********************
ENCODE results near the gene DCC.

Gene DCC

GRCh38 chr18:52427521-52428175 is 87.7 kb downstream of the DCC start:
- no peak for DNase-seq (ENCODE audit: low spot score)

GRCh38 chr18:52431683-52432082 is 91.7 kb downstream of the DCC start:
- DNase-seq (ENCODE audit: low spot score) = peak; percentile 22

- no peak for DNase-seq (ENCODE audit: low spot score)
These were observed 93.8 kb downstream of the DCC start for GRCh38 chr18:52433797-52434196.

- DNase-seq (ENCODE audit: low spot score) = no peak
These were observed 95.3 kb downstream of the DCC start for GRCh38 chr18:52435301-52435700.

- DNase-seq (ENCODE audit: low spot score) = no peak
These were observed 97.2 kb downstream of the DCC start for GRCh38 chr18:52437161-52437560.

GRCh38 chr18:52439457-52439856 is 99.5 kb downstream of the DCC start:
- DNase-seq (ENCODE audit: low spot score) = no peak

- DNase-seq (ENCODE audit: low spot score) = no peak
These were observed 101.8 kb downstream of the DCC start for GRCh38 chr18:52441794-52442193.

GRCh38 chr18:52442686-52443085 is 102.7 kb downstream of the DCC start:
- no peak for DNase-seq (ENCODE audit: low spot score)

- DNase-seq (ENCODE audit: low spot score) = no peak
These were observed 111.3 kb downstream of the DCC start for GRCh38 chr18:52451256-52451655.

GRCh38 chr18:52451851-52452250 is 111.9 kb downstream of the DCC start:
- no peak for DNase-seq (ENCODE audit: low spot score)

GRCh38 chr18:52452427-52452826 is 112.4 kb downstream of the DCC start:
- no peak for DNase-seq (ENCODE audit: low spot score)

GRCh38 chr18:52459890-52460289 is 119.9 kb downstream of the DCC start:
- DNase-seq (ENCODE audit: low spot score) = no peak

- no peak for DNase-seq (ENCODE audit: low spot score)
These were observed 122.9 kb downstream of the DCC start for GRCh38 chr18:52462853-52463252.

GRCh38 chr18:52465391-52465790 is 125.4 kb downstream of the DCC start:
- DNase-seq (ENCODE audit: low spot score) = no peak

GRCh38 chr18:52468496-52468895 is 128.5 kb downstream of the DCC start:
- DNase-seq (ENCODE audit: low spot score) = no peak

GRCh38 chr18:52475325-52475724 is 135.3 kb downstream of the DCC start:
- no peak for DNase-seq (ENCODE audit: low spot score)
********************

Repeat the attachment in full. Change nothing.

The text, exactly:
ENCODE results near the gene DCC.

Gene DCC

GRCh38 chr18:52427521-52428175 is 87.7 kb downstream of the DCC start:
- no peak for DNase-seq (ENCODE audit: low spot score)

GRCh38 chr18:52431683-52432082 is 91.7 kb downstream of the DCC start:
- DNase-seq (ENCODE audit: low spot score) = peak; percentile 22

- no peak for DNase-seq (ENCODE audit: low spot score)
These were observed 93.8 kb downstream of the DCC start for GRCh38 chr18:52433797-52434196.

- DNase-seq (ENCODE audit: low spot score) = no peak
These were observed 95.3 kb downstream of the DCC start for GRCh38 chr18:52435301-52435700.

- DNase-seq (ENCODE audit: low spot score) = no peak
These were observed 97.2 kb downstream of the DCC start for GRCh38 chr18:52437161-52437560.

GRCh38 chr18:52439457-52439856 is 99.5 kb downstream of the DCC start:
- DNase-seq (ENCODE audit: low spot score) = no peak

- DNase-seq (ENCODE audit: low spot score) = no peak
These were observed 101.8 kb downstream of the DCC start for GRCh38 chr18:52441794-52442193.

GRCh38 chr18:52442686-52443085 is 102.7 kb downstream of the DCC start:
- no peak for DNase-seq (ENCODE audit: low spot score)

- DNase-seq (ENCODE audit: low spot score) = no peak
These were observed 111.3 kb downstream of the DCC start for GRCh38 chr18:52451256-52451655.

GRCh38 chr18:52451851-52452250 is 111.9 kb downstream of the DCC start:
- no peak for DNase-seq (ENCODE audit: low spot score)

GRCh38 chr18:52452427-52452826 is 112.4 kb downstream of the DCC start:
- no peak for DNase-seq (ENCODE audit: low spot score)

GRCh38 chr18:52459890-52460289 is 119.9 kb downstream of the DCC start:
- DNase-seq (ENCODE audit: low spot score) = no peak

- no peak for DNase-seq (ENCODE audit: low spot score)
These were observed 122.9 kb downstream of the DCC start for GRCh38 chr18:52462853-52463252.

GRCh38 chr18:52465391-52465790 is 125.4 kb downstream of the DCC start:
- DNase-seq (ENCODE audit: low spot score) = no peak

GRCh38 chr18:52468496-52468895 is 128.5 kb downstream of the DCC start:
- DNase-seq (ENCODE audit: low spot score) = no peak

GRCh38 chr18:52475325-52475724 is 135.3 kb downstream of the DCC start:
- no peak for DNase-seq (ENCODE audit: low spot score)